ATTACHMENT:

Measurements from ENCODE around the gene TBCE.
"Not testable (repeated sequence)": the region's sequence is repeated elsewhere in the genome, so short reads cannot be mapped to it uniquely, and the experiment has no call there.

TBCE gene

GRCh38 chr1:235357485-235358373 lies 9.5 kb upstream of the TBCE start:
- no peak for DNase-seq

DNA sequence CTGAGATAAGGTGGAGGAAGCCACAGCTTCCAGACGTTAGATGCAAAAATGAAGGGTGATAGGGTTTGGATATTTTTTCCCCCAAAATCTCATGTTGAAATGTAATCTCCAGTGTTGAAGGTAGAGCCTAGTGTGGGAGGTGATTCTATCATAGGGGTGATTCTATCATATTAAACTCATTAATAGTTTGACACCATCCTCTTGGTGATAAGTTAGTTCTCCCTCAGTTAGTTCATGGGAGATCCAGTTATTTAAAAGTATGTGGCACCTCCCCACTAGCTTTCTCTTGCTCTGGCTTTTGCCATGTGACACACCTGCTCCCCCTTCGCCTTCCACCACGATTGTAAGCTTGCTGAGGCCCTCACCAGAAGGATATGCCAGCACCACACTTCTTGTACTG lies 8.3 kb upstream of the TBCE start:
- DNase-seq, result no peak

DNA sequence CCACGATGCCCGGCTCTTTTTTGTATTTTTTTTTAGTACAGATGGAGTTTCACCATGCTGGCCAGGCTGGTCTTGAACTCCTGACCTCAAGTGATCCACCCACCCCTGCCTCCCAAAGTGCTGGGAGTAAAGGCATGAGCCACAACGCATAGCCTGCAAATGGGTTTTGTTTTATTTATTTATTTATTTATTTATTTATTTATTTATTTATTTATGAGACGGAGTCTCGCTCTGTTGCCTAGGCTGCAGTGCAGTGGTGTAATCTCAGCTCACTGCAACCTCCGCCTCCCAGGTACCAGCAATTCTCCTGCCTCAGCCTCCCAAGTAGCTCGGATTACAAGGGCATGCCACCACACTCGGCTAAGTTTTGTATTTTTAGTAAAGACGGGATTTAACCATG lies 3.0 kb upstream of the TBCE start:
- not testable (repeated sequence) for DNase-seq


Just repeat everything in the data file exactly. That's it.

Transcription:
Measurements from ENCODE around the gene TBCE.
"Not testable (repeated sequence)": the region's sequence is repeated elsewhere in the genome, so short reads cannot be mapped to it uniquely, and the experiment has no call there.

TBCE gene

GRCh38 chr1:235357485-235358373 lies 9.5 kb upstream of the TBCE start:
- no peak for DNase-seq

DNA sequence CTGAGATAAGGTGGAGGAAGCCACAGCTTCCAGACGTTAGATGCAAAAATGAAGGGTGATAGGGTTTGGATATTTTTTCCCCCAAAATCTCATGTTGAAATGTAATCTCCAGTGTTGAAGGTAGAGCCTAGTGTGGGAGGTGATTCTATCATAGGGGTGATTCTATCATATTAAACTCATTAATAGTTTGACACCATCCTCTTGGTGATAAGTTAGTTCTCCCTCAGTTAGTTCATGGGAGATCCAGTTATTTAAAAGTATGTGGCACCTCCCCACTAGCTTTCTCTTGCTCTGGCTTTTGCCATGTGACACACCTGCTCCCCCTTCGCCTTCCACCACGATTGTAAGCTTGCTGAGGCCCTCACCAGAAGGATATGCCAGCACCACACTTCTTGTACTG lies 8.3 kb upstream of the TBCE start:
- DNase-seq, result no peak

DNA sequence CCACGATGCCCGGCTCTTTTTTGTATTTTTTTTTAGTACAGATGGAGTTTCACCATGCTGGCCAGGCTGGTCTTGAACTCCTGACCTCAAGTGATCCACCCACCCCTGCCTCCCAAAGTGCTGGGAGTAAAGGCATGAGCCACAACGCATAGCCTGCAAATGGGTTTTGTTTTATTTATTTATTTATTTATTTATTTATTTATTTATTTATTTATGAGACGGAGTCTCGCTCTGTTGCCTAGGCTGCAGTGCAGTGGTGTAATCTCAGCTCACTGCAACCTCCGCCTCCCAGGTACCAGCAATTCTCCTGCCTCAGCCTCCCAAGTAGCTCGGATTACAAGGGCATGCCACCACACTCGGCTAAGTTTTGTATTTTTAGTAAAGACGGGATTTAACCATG lies 3.0 kb upstream of the TBCE start:
- not testable (repeated sequence) for DNase-seq